Serena Williams has won five Australian Open titles, more than any woman in the Open era, and with a run of 35 victories in her last 36 matches, is among the top contenders again in Melbourne. Her run includes the titles at Wimbledon, the London Olympics, the U.S. Open, the WTA Championship and the Brisbane International last week.
Top-ranked Victoria Azarenka hasn’t added to her Grand Slam collection since winning at Melbourne Park last year, when she beat Maria Sharapova in the final. And she’ll likely have to beat Williams to reach the final after both were drawn in the same half.
In recent seasons, Murray has arrived in Australia at the start of the season to answer questions about that long British drought that dated to Fred Perry’s last major win in 1936.
Not anymore. Since Lendl first joined him as coach this time last year, the pair have worked together to hone his game. Lendl lost his first four Grand Slam finals, as well, before going on to win eight majors.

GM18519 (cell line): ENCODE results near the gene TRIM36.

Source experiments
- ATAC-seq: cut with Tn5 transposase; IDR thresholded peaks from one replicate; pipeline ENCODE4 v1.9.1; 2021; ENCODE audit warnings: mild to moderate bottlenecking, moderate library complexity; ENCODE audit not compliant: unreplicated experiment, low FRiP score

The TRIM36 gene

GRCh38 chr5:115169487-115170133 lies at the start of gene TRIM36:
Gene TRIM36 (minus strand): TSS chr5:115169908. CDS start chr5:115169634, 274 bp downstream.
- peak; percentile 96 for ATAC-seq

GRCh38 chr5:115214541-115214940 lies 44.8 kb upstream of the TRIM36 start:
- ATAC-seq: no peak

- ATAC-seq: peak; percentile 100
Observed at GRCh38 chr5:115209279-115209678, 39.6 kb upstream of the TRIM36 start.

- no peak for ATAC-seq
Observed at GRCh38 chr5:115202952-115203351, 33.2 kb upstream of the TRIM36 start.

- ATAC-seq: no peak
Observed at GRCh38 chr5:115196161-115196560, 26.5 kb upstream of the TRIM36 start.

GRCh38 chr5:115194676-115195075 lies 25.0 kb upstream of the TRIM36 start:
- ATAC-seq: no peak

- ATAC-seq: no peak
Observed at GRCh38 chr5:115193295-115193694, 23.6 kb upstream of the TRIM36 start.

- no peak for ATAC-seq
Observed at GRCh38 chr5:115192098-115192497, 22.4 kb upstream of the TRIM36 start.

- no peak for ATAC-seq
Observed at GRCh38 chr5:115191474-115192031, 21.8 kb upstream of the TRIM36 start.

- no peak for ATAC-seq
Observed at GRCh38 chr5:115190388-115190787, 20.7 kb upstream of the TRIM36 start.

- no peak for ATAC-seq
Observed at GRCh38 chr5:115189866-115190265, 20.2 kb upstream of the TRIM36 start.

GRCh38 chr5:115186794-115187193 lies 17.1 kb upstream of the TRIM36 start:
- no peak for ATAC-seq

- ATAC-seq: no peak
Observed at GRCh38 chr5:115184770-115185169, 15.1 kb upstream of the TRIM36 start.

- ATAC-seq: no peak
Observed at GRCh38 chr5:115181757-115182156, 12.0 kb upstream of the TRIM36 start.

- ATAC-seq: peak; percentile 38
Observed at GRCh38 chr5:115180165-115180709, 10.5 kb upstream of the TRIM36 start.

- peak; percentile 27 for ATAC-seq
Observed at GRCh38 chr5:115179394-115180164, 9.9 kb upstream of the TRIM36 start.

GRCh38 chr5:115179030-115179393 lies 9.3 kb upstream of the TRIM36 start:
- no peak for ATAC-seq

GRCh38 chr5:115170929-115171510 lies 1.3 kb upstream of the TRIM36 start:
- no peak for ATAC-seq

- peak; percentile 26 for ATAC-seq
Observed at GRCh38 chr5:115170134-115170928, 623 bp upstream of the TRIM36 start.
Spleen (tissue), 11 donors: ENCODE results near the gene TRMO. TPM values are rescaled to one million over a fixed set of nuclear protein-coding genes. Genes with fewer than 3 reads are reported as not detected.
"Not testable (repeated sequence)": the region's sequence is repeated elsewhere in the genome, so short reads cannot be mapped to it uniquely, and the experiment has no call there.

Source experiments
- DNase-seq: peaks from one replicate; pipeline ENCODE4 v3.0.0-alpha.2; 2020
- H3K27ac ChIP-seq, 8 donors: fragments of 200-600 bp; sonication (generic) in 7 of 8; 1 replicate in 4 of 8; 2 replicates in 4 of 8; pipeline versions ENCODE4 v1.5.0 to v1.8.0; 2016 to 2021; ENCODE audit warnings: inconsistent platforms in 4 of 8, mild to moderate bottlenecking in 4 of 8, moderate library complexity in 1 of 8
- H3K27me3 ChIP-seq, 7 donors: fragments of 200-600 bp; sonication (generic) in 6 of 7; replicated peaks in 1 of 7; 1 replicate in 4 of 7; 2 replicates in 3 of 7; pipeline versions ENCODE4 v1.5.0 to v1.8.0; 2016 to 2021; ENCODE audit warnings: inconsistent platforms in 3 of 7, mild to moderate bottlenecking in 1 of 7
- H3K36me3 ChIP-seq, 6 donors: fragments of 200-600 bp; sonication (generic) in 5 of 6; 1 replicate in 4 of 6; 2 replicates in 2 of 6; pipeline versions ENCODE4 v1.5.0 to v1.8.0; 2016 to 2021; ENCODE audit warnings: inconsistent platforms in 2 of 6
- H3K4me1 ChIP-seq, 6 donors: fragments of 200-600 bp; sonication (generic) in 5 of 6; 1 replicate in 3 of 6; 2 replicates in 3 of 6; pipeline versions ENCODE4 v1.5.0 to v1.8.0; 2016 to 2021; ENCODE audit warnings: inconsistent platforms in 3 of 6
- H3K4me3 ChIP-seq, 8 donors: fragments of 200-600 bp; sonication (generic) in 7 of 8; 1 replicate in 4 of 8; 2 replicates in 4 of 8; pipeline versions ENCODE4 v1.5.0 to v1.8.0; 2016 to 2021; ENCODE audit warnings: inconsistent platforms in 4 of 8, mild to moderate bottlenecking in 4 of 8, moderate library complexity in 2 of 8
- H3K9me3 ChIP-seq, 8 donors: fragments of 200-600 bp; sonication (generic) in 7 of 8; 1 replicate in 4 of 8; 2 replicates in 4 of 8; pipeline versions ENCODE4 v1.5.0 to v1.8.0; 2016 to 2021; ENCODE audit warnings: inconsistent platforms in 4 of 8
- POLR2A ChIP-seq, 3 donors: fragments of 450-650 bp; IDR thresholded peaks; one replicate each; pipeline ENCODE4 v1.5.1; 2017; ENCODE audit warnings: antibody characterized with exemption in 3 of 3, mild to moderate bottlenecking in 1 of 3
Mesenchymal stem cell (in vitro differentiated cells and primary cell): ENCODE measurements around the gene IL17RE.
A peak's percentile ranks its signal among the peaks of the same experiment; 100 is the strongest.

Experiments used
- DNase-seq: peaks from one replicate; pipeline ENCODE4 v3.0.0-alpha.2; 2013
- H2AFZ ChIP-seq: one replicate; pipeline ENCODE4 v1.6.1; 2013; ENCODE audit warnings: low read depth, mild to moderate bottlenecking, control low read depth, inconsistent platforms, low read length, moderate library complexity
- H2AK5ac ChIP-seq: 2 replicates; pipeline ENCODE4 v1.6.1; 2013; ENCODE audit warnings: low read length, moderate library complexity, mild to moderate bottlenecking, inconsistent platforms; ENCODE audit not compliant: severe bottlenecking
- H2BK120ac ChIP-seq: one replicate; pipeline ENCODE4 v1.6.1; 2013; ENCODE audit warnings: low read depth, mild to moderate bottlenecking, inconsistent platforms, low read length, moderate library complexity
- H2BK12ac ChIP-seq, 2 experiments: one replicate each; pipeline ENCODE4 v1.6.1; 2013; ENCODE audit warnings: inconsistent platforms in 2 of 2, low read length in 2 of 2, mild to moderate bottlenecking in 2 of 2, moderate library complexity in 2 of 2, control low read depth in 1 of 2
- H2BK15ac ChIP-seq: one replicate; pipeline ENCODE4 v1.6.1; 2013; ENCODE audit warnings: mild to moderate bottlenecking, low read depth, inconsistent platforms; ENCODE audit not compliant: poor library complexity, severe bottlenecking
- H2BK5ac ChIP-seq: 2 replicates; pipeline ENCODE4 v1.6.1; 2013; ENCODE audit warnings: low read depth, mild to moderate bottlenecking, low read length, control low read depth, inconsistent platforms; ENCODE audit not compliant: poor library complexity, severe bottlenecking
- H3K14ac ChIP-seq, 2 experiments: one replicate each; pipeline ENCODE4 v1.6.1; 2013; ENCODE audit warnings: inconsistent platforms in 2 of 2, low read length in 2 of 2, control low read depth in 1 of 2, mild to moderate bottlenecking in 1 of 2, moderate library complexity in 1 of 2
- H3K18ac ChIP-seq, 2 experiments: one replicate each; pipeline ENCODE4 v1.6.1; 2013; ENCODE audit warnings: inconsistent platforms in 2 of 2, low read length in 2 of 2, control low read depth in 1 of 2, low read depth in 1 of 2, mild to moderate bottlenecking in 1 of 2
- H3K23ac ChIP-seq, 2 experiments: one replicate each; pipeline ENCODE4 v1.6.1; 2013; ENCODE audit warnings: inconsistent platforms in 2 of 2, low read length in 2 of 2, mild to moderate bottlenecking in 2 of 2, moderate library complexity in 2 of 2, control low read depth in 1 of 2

So Murray is confident that Lendl’s guidance will continue to serve him well.
“Having someone like Ivan around me as well — he went through a similar sort of thing — so that’s obviously helped as well,” Murray said. “He’s given me some advice on how to deal with certain things that come with winning big events.”
Murray said it was hard to describe in a few words the difference that Lendl has made to his game.
“We’ve worked on some minor technical things, some mental things, and we’ve obviously worked on tactical things as well,” he said. “But he tries to keep things fairly simple and not overcomplicate things. That’s something that I think especially at the beginning of my career I struggled with.”
Federer thinks Djokovic is the favorite at Melbourne Park, where he has won the last two titles.
“He’s probably been the best hard-court player over the last couple of years, even though Murray won the U.S. Open,” he said. “Andy Murray is playing great and only going to get stronger in the next couple of years.”
Djokovic lost to Australia’s Bernard Tomic at the Hopman Cup mixed-team competition last week, but will be taking the Australian Open a lot more seriously.